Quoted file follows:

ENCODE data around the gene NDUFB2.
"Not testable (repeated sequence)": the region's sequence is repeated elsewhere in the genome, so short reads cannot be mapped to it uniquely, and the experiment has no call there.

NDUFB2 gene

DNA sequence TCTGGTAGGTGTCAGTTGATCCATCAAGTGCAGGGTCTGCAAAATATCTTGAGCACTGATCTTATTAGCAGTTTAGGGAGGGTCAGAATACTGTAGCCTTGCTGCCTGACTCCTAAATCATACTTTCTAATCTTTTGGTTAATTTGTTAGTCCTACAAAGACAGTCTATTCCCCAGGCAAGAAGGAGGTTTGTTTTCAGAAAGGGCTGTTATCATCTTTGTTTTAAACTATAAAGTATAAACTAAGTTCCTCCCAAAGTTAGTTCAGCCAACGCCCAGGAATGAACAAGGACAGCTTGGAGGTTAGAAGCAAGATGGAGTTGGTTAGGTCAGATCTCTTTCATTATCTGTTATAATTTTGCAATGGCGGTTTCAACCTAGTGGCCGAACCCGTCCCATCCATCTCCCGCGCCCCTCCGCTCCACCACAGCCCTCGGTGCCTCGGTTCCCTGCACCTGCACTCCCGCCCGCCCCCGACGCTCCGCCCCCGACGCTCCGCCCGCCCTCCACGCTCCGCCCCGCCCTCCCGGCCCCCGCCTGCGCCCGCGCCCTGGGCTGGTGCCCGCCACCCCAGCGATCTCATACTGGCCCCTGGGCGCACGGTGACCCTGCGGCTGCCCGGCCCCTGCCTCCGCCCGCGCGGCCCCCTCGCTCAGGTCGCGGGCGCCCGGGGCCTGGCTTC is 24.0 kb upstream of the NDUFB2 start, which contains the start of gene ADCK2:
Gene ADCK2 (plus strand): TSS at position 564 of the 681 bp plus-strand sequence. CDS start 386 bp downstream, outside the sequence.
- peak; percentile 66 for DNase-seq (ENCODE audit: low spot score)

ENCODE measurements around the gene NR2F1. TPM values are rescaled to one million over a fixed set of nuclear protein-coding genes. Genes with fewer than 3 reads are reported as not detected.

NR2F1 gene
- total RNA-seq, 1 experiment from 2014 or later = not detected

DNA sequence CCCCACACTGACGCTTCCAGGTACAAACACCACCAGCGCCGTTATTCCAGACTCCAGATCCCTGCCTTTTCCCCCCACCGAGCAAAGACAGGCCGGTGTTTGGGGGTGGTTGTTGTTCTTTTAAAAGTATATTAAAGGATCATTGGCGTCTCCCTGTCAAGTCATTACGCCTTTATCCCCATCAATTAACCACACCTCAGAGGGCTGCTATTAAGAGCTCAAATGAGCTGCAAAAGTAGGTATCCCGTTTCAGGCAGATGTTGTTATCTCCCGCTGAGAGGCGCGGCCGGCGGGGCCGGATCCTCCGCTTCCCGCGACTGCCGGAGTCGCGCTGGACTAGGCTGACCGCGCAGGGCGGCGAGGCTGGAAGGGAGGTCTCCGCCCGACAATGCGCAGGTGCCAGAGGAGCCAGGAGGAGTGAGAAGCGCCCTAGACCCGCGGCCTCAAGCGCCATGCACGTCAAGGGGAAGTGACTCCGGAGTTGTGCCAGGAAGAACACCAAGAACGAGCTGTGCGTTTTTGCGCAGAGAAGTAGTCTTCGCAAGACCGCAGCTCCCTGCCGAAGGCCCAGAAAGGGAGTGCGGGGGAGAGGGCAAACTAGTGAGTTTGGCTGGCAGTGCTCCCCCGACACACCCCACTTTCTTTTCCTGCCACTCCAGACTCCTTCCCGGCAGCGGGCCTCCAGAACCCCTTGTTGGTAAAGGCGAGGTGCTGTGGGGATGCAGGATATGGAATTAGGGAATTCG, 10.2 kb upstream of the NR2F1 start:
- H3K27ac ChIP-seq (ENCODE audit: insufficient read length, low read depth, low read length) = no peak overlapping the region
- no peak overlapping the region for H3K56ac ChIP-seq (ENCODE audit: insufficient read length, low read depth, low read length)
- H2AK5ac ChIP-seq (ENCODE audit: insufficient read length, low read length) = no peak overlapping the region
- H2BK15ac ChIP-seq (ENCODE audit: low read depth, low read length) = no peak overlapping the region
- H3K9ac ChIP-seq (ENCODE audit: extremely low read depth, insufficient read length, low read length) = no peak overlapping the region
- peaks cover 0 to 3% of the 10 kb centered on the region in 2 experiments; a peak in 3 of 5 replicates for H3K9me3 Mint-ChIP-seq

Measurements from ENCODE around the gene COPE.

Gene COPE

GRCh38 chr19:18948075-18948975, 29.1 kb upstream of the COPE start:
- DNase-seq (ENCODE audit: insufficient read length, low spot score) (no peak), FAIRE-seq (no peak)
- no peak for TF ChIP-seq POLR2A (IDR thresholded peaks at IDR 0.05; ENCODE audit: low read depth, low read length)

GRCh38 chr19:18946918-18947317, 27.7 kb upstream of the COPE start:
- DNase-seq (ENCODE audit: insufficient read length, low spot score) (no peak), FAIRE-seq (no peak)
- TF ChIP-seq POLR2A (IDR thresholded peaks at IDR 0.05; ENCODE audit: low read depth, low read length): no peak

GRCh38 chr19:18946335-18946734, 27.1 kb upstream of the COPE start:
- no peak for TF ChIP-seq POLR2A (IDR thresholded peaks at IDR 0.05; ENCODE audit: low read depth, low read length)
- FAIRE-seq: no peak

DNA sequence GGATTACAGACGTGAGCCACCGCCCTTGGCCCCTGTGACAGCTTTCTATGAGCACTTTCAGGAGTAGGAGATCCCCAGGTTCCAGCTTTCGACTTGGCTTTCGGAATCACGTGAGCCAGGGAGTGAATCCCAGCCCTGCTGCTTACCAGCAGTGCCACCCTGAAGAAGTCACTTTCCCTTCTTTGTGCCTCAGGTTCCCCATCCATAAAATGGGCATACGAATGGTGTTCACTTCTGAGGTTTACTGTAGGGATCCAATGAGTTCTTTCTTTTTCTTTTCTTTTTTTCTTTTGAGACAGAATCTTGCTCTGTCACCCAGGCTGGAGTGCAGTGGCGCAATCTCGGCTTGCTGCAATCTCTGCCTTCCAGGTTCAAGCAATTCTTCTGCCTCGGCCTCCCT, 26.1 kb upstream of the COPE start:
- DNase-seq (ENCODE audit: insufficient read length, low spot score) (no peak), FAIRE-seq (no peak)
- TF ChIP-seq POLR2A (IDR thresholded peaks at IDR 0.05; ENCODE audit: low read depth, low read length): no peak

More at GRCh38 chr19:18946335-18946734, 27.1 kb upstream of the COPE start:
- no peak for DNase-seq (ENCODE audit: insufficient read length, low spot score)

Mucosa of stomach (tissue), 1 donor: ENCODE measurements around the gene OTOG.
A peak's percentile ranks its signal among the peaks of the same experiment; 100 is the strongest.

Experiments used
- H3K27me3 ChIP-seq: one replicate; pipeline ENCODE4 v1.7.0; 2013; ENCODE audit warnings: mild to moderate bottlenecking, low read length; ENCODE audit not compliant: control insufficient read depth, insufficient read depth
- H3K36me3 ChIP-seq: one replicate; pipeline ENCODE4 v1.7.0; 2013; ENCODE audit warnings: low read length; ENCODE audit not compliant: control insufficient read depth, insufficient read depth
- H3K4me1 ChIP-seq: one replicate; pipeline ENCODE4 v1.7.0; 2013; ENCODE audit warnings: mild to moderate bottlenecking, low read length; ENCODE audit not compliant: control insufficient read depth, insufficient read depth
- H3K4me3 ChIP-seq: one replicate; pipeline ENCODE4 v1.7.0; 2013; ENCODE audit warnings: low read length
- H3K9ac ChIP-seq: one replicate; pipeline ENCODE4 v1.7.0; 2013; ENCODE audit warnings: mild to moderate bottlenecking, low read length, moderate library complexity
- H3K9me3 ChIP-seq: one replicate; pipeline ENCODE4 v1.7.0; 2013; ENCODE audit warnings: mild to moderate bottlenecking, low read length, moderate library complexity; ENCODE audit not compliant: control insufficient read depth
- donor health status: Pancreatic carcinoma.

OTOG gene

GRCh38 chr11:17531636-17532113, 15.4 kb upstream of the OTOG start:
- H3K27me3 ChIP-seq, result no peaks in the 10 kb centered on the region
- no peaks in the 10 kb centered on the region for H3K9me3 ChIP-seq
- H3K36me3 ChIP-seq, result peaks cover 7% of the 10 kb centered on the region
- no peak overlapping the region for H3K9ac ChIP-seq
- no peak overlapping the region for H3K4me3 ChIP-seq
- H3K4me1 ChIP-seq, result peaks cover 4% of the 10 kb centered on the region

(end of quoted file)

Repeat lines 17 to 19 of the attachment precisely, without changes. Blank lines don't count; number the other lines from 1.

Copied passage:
Measurements from ENCODE around the gene COPE.

Gene COPE

GRCh38 chr19:18948075-18948975, 29.1 kb upstream of the COPE start: